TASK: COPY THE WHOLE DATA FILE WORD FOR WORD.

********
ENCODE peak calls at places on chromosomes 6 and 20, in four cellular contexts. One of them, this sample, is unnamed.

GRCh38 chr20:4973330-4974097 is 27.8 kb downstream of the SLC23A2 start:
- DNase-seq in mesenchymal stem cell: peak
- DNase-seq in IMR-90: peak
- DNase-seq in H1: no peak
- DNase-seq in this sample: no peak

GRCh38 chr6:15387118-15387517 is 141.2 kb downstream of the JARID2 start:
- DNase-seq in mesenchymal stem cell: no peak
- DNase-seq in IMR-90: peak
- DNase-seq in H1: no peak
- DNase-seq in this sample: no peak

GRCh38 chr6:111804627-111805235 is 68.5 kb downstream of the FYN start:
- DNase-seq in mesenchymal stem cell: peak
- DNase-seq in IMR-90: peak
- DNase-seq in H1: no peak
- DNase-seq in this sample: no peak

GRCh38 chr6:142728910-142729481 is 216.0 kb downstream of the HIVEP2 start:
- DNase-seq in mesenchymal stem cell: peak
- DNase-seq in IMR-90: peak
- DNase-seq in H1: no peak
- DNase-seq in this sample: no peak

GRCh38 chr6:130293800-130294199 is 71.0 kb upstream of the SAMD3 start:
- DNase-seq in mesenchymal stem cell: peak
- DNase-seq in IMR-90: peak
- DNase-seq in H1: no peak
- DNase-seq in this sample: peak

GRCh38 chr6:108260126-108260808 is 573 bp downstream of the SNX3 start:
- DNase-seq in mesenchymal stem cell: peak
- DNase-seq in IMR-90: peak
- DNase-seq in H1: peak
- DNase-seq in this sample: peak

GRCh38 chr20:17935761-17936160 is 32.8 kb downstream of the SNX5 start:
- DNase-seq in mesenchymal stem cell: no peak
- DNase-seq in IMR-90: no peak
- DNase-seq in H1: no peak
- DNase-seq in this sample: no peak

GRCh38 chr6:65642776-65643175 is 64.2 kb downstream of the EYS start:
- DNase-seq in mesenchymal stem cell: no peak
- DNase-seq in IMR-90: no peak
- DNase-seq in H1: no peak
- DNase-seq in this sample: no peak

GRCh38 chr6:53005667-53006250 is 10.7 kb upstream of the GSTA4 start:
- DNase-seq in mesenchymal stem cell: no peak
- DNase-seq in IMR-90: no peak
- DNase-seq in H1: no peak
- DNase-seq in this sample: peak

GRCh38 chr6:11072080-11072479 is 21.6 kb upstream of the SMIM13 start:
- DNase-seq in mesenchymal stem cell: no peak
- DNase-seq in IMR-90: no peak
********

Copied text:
ENCODE peak calls at places on chromosomes 6 and 20, in four cellular contexts. One of them, this sample, is unnamed.

GRCh38 chr20:4973330-4974097 is 27.8 kb downstream of the SLC23A2 start:
- DNase-seq in mesenchymal stem cell: peak
- DNase-seq in IMR-90: peak
- DNase-seq in H1: no peak
- DNase-seq in this sample: no peak

GRCh38 chr6:15387118-15387517 is 141.2 kb downstream of the JARID2 start:
- DNase-seq in mesenchymal stem cell: no peak
- DNase-seq in IMR-90: peak
- DNase-seq in H1: no peak
- DNase-seq in this sample: no peak

GRCh38 chr6:111804627-111805235 is 68.5 kb downstream of the FYN start:
- DNase-seq in mesenchymal stem cell: peak
- DNase-seq in IMR-90: peak
- DNase-seq in H1: no peak
- DNase-seq in this sample: no peak

GRCh38 chr6:142728910-142729481 is 216.0 kb downstream of the HIVEP2 start:
- DNase-seq in mesenchymal stem cell: peak
- DNase-seq in IMR-90: peak
- DNase-seq in H1: no peak
- DNase-seq in this sample: no peak

GRCh38 chr6:130293800-130294199 is 71.0 kb upstream of the SAMD3 start:
- DNase-seq in mesenchymal stem cell: peak
- DNase-seq in IMR-90: peak
- DNase-seq in H1: no peak
- DNase-seq in this sample: peak

GRCh38 chr6:108260126-108260808 is 573 bp downstream of the SNX3 start:
- DNase-seq in mesenchymal stem cell: peak
- DNase-seq in IMR-90: peak
- DNase-seq in H1: peak
- DNase-seq in this sample: peak

GRCh38 chr20:17935761-17936160 is 32.8 kb downstream of the SNX5 start:
- DNase-seq in mesenchymal stem cell: no peak
- DNase-seq in IMR-90: no peak
- DNase-seq in H1: no peak
- DNase-seq in this sample: no peak

GRCh38 chr6:65642776-65643175 is 64.2 kb downstream of the EYS start:
- DNase-seq in mesenchymal stem cell: no peak
- DNase-seq in IMR-90: no peak
- DNase-seq in H1: no peak
- DNase-seq in this sample: no peak

GRCh38 chr6:53005667-53006250 is 10.7 kb upstream of the GSTA4 start:
- DNase-seq in mesenchymal stem cell: no peak
- DNase-seq in IMR-90: no peak
- DNase-seq in H1: no peak
- DNase-seq in this sample: peak

GRCh38 chr6:11072080-11072479 is 21.6 kb upstream of the SMIM13 start:
- DNase-seq in mesenchymal stem cell: no peak
- DNase-seq in IMR-90: no peak